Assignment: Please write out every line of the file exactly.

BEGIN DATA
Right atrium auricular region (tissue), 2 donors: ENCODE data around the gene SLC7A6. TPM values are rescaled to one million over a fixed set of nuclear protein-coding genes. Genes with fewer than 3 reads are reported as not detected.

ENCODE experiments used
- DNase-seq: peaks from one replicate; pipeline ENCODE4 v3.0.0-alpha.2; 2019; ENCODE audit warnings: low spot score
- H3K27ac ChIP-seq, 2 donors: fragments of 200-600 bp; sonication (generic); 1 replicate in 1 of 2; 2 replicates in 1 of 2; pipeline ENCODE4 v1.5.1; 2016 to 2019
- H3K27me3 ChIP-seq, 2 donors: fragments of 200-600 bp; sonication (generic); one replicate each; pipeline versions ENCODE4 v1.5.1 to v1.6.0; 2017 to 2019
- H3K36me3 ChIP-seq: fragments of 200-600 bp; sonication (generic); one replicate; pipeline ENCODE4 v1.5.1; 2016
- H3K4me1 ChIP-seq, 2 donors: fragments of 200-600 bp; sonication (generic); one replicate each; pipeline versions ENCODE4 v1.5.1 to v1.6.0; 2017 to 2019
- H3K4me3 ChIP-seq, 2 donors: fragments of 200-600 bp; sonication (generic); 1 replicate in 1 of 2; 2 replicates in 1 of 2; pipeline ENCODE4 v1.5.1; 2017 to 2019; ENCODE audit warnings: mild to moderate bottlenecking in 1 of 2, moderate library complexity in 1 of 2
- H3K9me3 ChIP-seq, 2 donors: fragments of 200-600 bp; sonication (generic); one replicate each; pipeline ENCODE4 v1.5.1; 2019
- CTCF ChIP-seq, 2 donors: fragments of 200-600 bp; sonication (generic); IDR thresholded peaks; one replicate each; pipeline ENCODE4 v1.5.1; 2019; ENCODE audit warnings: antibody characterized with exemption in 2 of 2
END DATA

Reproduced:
Right atrium auricular region (tissue), 2 donors: ENCODE data around the gene SLC7A6. TPM values are rescaled to one million over a fixed set of nuclear protein-coding genes. Genes with fewer than 3 reads are reported as not detected.

ENCODE experiments used
- DNase-seq: peaks from one replicate; pipeline ENCODE4 v3.0.0-alpha.2; 2019; ENCODE audit warnings: low spot score
- H3K27ac ChIP-seq, 2 donors: fragments of 200-600 bp; sonication (generic); 1 replicate in 1 of 2; 2 replicates in 1 of 2; pipeline ENCODE4 v1.5.1; 2016 to 2019
- H3K27me3 ChIP-seq, 2 donors: fragments of 200-600 bp; sonication (generic); one replicate each; pipeline versions ENCODE4 v1.5.1 to v1.6.0; 2017 to 2019
- H3K36me3 ChIP-seq: fragments of 200-600 bp; sonication (generic); one replicate; pipeline ENCODE4 v1.5.1; 2016
- H3K4me1 ChIP-seq, 2 donors: fragments of 200-600 bp; sonication (generic); one replicate each; pipeline versions ENCODE4 v1.5.1 to v1.6.0; 2017 to 2019
- H3K4me3 ChIP-seq, 2 donors: fragments of 200-600 bp; sonication (generic); 1 replicate in 1 of 2; 2 replicates in 1 of 2; pipeline ENCODE4 v1.5.1; 2017 to 2019; ENCODE audit warnings: mild to moderate bottlenecking in 1 of 2, moderate library complexity in 1 of 2
- H3K9me3 ChIP-seq, 2 donors: fragments of 200-600 bp; sonication (generic); one replicate each; pipeline ENCODE4 v1.5.1; 2019
- CTCF ChIP-seq, 2 donors: fragments of 200-600 bp; sonication (generic); IDR thresholded peaks; one replicate each; pipeline ENCODE4 v1.5.1; 2019; ENCODE audit warnings: antibody characterized with exemption in 2 of 2